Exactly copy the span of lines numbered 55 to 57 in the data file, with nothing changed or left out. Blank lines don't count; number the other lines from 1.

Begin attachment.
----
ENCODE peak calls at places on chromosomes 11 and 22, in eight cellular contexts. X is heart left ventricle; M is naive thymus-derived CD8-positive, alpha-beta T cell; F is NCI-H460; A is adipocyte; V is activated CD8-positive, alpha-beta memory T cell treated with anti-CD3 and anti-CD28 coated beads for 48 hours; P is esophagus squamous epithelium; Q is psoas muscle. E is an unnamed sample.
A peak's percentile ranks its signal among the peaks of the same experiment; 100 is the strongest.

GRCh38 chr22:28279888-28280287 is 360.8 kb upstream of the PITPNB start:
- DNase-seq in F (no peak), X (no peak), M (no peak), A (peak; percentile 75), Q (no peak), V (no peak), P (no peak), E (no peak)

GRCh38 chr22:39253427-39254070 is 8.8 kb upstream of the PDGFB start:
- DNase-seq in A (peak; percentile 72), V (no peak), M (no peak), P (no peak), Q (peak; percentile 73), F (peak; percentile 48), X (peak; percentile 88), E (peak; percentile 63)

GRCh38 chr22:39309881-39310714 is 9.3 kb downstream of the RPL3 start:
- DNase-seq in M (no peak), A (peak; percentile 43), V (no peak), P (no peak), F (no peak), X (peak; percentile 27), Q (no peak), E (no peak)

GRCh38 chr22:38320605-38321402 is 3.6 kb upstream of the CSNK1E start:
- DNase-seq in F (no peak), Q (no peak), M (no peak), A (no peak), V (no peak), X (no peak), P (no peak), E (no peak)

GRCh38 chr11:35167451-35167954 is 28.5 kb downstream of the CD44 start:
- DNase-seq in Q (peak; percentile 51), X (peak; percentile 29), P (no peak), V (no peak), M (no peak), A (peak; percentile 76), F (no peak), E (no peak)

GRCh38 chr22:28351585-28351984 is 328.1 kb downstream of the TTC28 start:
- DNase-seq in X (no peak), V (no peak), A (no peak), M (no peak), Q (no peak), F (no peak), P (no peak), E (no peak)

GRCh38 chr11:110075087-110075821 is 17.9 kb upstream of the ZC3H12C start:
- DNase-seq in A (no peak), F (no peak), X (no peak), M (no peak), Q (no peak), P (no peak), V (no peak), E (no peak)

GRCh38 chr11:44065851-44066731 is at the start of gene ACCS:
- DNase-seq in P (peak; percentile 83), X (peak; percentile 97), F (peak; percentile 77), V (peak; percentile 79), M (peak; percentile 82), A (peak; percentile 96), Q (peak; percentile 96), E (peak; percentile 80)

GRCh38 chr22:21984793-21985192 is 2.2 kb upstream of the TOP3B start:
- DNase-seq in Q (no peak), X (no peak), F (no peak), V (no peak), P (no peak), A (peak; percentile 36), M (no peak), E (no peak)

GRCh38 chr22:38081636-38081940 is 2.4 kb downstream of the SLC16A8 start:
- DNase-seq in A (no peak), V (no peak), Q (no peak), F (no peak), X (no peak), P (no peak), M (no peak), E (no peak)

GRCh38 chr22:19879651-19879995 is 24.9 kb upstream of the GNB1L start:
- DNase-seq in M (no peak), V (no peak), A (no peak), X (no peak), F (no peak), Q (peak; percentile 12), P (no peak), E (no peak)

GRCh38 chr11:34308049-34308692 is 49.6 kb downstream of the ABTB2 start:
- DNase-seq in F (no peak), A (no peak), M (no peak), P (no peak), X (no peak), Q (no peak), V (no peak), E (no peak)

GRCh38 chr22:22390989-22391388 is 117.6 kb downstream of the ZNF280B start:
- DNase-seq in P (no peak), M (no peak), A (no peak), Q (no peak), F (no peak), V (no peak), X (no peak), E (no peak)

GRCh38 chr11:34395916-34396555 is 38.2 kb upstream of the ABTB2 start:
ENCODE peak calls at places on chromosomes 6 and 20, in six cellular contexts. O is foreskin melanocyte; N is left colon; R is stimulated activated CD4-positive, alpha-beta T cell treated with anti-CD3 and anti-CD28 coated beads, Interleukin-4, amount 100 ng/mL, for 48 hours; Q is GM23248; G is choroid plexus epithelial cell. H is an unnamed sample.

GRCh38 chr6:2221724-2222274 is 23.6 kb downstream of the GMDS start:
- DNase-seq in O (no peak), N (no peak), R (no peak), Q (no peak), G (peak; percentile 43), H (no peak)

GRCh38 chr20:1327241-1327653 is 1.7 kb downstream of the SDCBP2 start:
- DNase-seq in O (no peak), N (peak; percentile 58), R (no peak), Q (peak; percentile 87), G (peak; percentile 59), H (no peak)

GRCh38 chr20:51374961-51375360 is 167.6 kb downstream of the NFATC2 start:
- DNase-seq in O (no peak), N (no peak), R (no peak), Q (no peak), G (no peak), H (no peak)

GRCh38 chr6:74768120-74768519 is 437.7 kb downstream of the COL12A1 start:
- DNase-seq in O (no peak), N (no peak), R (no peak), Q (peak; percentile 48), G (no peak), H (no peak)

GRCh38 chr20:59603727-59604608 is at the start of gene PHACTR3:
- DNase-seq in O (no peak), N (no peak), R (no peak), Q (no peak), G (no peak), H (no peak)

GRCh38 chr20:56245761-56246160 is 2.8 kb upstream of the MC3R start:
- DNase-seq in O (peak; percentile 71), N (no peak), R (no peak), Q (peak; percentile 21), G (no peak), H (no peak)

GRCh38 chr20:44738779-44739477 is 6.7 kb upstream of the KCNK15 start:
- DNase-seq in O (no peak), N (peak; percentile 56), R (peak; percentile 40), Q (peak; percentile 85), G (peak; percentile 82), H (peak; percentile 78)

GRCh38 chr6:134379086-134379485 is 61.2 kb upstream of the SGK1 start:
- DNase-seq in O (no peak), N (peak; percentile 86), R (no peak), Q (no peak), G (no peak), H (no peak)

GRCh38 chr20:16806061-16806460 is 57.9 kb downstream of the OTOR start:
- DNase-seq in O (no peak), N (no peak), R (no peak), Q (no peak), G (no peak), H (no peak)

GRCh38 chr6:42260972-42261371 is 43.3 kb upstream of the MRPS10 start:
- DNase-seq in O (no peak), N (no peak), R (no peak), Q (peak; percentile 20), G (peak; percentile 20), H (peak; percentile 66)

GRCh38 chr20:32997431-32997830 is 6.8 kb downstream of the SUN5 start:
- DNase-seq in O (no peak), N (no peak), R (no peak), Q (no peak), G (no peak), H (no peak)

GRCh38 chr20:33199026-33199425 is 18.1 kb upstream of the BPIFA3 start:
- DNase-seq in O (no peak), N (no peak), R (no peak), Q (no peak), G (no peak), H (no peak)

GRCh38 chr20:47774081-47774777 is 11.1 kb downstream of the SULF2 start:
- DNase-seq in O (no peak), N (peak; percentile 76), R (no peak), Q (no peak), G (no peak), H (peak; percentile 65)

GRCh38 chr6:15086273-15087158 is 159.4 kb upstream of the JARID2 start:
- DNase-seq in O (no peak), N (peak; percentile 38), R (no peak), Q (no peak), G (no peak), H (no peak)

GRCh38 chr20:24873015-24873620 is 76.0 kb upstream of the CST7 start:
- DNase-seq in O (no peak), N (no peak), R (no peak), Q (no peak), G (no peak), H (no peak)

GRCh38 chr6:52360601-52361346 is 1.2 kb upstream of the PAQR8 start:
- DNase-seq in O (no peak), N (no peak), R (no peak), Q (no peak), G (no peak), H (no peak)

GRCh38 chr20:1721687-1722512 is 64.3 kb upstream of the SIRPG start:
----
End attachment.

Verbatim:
GRCh38 chr20:47774081-47774777 is 11.1 kb downstream of the SULF2 start:
- DNase-seq in O (no peak), N (peak; percentile 76), R (no peak), Q (no peak), G (no peak), H (peak; percentile 65)

GRCh38 chr6:15086273-15087158 is 159.4 kb upstream of the JARID2 start: